Very little is known about how breathing microbes and pollution launched from the ocean affect your health but four San Diego lifeguards recently tested positive for COVID-19. That still needs more investigation, Prather said.
“The question becomes, when the virus is transferred to the air (from the ocean), how long does it remain infectious?” Prather said. She hopes to find an answer through a grant from the National Science Foundation.
Her advice: Stay home.
SDG&E Gives Break on Energy Bills
San Diego Gas and Electric began an unpaid bill forgiveness policy on March 13. If you miss a bill because your financial situation changed as a result of the coronavirus, don’t worry about being disconnected, said Wes Jones an SDG&E spokesman.
“We’ll keep power flowing to your house,” he said.
He instead encouraged customers to give the utility a call and talk about future repayment options.
The utility company is also waiving some of the more complicated requirements related to their low-income discount programs, known as CARE (California Alternate Rates for Energy) and FERA (Family Electric Rate Assistance). Before, customers had to apply and qualify only after what’s called a post-enrollment verification process, which involved submitting documents to prove your income. SDG&E has “halted” that step to make it easier to qualify, Jones said.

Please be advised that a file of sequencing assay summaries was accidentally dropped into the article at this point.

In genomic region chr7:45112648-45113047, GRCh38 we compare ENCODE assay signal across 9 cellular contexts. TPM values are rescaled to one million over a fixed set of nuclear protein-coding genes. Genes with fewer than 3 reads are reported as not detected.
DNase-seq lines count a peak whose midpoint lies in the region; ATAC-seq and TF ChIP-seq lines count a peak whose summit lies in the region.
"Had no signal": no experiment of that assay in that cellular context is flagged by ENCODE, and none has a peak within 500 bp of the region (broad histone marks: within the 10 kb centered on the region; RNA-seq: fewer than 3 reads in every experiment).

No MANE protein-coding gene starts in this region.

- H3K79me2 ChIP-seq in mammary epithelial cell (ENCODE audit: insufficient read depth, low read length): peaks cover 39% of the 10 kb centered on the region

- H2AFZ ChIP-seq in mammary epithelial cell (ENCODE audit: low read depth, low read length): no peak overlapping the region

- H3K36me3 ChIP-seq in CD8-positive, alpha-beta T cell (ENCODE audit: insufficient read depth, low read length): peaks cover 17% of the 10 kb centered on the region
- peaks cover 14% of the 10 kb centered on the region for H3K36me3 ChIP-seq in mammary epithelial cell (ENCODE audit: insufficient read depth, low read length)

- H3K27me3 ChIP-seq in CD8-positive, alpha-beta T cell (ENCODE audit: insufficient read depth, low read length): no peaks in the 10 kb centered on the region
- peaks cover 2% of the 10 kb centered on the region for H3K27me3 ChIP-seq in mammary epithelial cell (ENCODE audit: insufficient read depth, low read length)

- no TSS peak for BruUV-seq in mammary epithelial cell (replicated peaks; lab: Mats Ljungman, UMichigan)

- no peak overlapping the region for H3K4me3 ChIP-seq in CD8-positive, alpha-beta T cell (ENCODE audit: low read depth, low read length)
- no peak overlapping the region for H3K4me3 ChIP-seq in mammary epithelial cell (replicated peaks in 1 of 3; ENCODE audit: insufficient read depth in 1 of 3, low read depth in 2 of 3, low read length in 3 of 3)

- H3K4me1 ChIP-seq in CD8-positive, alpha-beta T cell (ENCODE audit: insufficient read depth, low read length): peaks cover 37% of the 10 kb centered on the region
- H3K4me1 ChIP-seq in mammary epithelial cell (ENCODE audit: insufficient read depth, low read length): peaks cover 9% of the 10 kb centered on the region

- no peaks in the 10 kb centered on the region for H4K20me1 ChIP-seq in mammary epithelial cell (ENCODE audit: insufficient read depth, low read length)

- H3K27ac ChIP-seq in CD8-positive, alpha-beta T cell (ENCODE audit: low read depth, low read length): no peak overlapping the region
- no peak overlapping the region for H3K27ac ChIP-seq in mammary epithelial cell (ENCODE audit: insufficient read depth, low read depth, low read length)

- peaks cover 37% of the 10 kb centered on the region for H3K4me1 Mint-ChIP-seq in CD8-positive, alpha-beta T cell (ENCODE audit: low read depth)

Overall, power demand from the commercial side is down and there’s a modest increase in the residential sector. But since more people are working and living inside their homes, that means they’re using more energy in the middle of the day when it’s cheapest, Jones said. Typically, energy demand spikes after 5 p.m. when most people get home from work, cook, eat and vegetate in front of Netflix.
So, that’s positive, right?
Now the Bad News: You Can’t Rent a Chicken
I also chose to invest my weekend in eight hours of hardcore gardening, preparing the beds of my “victory garden.” (For those of you who fell asleep in history class, Americans were once encouraged to use every inch of the nation’s soil to grow food during wartime.) I’ve heard others are plowing up their yards, which may or may not be OK in the eyes of landlords. In any case, California has suspended evictions for two months.
First I triumphed over the four-foot grasses covering my neighborhood plot and wreaked havoc on the sod, armed only with a cheap garden fork. I roused sleeper cell roommates to build out the bunkers and trenches before the onslaught against our next great enemy: the slippery snail, whose slimy scourge strikes mainly in the dead of night. I put out a request via Instagram for spare eggshells to armor our vulnerable veggies, because the situation is dire.
I even considered renting a chicken — seriously, it’s a thing — but RentTheChicken.com no longer has locations in California. They will, however, ship a coop and hens.
“We get super busy this time of year, pandemic or no pandemic,” said Jen Tompkins, the company’s co-founder.
Correction: An earlier version of this story mischaracterized over which medium the virus could spread.